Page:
Google’s messaging services are a hot mess right now, scattered as they are across Hangouts, Android Messages, Duo, and Allo. The company’s been screwing up for years, launching apps with a big splash and then rejigging or shutting them down completely when they fail to gain traction.
It’s time for another phase of this cycle, with the victim this time being Allo. It’s getting the boot after sticking around for nearly 2 years. The Verge reports that Google isn’t actually shutting down the app, but it is shifting the team behind it and all its resources into Android Messages. The company’s calling this a pause, but it’s obvious the application is done for.
It’s not entirely a surprise, as Allo has so far managed to draw 50 million users whereas Android Messages has got about 100 million. The latter is usually the default messaging app in most smartphones, with the exception of brands like Samsung and various Chinese OEMs.
Google wants to leverage this ubiquity into evolving SMS beyond its current form. The medium is still going strong because of its cross-platform nature – even the most basic phone can send an SMS. However, these messages are very limited in nature, unable to communicate anything more complicated than words and emojis.
This is why Google is going to embrace Rich Communication Services (RCS). It’s a new standard which is going to replace SMS in the near future. It supports all kinds of features like read receipts and image and video sharing. In place of an SMS with a link, RCS messages can directly embed a boarding pass into a text.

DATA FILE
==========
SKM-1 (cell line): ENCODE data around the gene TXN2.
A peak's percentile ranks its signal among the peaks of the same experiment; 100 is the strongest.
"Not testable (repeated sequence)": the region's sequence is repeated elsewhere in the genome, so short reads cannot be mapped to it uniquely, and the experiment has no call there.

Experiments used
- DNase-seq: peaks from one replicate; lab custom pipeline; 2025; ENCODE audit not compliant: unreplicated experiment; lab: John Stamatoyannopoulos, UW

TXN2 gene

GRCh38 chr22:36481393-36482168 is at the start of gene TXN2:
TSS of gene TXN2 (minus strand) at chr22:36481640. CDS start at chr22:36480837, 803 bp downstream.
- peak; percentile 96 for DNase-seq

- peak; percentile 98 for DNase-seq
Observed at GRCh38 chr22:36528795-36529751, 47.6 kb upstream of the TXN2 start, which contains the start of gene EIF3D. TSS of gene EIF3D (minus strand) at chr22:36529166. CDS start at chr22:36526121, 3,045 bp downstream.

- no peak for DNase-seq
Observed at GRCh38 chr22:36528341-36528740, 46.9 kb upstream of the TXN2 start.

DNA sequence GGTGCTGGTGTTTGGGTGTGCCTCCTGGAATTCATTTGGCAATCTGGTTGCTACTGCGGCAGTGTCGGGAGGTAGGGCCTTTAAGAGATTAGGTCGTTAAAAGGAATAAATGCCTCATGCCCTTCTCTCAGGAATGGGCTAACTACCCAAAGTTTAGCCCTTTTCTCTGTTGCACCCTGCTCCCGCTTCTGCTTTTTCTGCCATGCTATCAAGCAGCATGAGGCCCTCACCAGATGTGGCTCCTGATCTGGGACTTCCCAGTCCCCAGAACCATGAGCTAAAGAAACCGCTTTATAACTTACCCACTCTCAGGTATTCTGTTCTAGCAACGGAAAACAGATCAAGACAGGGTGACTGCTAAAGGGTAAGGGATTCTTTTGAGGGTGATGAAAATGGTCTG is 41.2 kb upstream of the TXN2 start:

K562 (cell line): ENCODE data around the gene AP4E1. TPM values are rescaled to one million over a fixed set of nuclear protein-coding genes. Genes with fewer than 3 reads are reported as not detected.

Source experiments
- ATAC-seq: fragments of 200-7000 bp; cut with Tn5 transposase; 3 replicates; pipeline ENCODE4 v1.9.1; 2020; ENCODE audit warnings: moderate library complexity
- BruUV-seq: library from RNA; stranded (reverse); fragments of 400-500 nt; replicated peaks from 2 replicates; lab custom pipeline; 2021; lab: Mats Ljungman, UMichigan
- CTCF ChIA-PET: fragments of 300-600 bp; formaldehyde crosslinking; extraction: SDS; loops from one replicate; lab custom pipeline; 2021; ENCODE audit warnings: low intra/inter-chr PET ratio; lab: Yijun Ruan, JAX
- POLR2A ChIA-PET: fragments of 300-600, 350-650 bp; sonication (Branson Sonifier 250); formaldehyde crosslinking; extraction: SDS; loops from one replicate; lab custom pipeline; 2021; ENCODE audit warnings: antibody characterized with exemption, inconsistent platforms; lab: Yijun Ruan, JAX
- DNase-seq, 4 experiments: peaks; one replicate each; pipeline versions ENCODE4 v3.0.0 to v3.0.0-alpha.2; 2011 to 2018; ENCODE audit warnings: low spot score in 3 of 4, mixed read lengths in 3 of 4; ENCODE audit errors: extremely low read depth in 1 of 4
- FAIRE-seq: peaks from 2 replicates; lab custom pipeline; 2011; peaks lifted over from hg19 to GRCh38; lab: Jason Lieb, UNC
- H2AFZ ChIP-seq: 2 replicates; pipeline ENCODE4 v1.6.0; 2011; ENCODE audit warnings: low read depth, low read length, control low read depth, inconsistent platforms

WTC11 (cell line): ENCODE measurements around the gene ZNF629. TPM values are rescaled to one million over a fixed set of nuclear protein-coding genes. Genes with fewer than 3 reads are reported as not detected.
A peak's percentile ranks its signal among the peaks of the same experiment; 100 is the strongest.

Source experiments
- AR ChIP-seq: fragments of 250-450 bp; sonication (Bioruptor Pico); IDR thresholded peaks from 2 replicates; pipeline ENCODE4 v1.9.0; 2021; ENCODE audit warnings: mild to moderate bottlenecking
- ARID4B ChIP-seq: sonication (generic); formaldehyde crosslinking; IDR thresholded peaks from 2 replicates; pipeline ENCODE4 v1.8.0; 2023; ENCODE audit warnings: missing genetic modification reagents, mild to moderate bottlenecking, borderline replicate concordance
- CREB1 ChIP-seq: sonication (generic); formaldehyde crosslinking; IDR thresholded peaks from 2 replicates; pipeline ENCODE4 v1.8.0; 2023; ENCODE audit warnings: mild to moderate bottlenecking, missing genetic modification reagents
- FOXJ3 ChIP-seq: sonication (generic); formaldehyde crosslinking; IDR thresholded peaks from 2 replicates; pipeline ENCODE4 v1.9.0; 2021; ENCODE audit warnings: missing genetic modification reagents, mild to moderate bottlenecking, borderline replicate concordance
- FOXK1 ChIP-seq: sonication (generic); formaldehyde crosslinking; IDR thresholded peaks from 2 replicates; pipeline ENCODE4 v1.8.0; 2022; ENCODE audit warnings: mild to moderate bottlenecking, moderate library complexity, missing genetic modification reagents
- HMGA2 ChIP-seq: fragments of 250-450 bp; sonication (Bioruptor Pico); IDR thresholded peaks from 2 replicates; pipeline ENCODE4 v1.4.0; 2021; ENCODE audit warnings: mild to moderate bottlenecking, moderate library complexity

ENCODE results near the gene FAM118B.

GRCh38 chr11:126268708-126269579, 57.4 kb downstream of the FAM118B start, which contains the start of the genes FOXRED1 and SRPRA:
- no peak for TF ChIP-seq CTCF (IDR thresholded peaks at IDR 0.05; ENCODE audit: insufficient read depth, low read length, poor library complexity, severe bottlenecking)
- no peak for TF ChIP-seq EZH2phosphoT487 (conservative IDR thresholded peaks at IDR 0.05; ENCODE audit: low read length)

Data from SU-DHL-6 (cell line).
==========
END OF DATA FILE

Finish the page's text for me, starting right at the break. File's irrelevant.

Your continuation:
RCS requires a data connection to work. In the absence of that or if the person at the other end doesn’t support it, SMSes will be used as a fallback. Google is calling the new initiative “Chat.” To be clear, there isn’t going to be a new app called Chat. The name is more of a branding effort to describe all the new features which are going to be inside Android Messages.
These tools include Allo’s Smart Reply skills, group chats, Google Photos integration, more stickers and GIFs, Google Assistant, better search, and a clearer organization of messages. There are also plans to introduce a WhatsApp Web-like interface to chat on desktops. Unfortunately, RCS doesn’t offer end-to-end encryption, so it won’t be as safe as apps like WhatsApp and Signal.
The big issue here is convincing carriers and phone manufacturers to convert to Chat. Google’s managed to lure 55 operators (Verizon, Sprint, Airtel, Jio, Vodafone, AT&T, T-Mobile), 11 OEMs (Samsung, Huawei, HTC, Asus), and 2 OS providers (Microsoft and Google, naturally) to its RCS ways. Apple is a prominent holdout, so iPhone users may get left out the way iMessages has left out Android users.
But there’s a long way to go before implementation begins and any infighting will unravel everything Google has been working towards. If everything does go as planned, you’ll be able to send RCS messages by the middle of 2019. Availability will vary from country to country, so some might get it before others.